Do You Have To Be Rich To Invest In Art?

No! You certainly do not have to be rich to invest in art. I firmly believe that art collecting is open to everyone, and investments can be found to fit all budgets. 

Note: While you don’t have to be rich, becoming an art collector requires that you to set and stick to your financial goals. But this does not mean that only the rich can collect or invest in art.

Do You Have To Be Rich To Invest In Art?
Barbara Kruger, Untitled (I shop therefore I am) (detail), 1987

Can you still collect your favorite artists on a budget?

Yes you can. However, it is unlikely you will be able to afford a large original painting or sculpture from your favorite artists at the beginning of your art investing journey. But do not despair. The beauty of art is that it is incredibly diverse. Artworks come in many different forms and sizes (and therefore, different prices).

By their very nature, artists love to experiment with all sorts of mediums and techniques to produce their art. This is why you can likely find unique and interesting art for sale from your favorite artists, including prints, posters, plates, skateboard decks, jewellery, totes, vinyl, home-ware, furniture, and many other forms at much lower price points than you might expect.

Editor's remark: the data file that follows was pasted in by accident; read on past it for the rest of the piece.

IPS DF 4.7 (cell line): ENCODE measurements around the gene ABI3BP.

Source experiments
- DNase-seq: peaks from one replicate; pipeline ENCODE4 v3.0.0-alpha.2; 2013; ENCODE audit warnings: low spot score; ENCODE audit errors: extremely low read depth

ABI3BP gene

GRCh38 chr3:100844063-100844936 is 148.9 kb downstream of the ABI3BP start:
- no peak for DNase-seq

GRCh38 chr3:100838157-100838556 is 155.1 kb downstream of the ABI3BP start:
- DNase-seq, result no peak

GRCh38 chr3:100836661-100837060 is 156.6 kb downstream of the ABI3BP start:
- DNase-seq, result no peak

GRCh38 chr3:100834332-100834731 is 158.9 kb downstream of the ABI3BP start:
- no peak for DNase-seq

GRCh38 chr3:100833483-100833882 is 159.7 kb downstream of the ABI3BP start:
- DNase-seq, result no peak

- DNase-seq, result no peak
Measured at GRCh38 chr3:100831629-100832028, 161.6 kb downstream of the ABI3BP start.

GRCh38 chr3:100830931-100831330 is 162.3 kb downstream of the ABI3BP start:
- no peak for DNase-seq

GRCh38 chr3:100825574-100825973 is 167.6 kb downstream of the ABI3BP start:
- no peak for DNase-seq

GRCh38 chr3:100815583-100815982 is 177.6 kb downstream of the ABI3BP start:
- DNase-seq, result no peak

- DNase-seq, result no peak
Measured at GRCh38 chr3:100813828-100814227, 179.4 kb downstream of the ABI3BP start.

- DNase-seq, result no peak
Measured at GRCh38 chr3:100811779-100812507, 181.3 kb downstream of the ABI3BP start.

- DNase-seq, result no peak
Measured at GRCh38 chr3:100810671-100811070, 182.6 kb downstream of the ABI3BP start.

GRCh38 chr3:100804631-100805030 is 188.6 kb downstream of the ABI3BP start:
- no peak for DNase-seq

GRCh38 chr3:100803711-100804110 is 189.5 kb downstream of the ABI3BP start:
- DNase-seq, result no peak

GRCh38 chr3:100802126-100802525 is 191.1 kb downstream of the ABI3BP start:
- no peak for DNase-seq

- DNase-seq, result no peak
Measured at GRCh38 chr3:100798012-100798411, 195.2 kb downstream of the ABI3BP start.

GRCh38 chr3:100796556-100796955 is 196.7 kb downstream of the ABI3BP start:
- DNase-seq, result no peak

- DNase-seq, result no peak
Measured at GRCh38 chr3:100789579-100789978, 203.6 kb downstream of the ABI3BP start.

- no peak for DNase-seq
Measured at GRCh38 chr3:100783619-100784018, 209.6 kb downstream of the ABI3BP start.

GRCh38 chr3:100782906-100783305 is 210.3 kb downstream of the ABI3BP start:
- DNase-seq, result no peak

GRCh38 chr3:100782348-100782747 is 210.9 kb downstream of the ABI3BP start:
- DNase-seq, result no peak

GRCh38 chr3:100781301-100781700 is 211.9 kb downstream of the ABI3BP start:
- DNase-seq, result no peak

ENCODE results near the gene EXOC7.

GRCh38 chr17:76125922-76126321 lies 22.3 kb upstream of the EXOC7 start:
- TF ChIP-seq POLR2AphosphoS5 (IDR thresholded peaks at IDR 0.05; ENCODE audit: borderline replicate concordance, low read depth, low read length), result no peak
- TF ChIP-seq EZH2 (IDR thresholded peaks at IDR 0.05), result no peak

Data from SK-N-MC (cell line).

Hishhorn Museum shop, Yayoi Kusama merchandise, 2017

To be fair, some of the above list of objects can be very bad investments (not all- but a lot). In an attempt to make their work accessible, and artist may compromise on the quality or rarity of their lower-tier artworks. You should be very careful about artworks that are not limited, signed, numbered, or produced with little to no oversight from the artist.

Searching for a worthy investment/ artwork from your favorite artists for a price that fit your budget requires time and energy and comes with the territory of being an art collector.

Starting out small

It just so happens; you do not have to only collect the art of your favorite artists. You also have the option of discovering emerging artists and collecting their work before they become prohibitively expensive. There are risk and benefits of choosing to collect the work of emerging artists. You can learn about these qualities in our emerging artists vs. established artists article.

Final thoughts

While you don’t have to be rich to invest in art, you have to make educated decisions. Easel Investing’s primary purpose is to guide new art investors on how they can best start investing in art and build a portfolio that meets their investing and budgeting needs. If you fit into this camp, please feel free to browse our guides, sign up for our monthly newsletter, invite you to and reach out with any questions you may have about the subject.

You May Also Like:

Check out Masterworks, Public, and Yieldstreet and explore Art Funds that let you purchase shares in million-dollar paintings from blue chip artists like Banksy, Kaws, and Yayoi Kusama.

Read more: Review: Masterworks vs. Yieldstreet
Read more: Review: Masterworks vs Public

We welcome you to Contact Us with any questions you have about investing in art. Let us know your budget, the kinds of art that interest you, and we can work out a plan to get you started with art collecting the right way.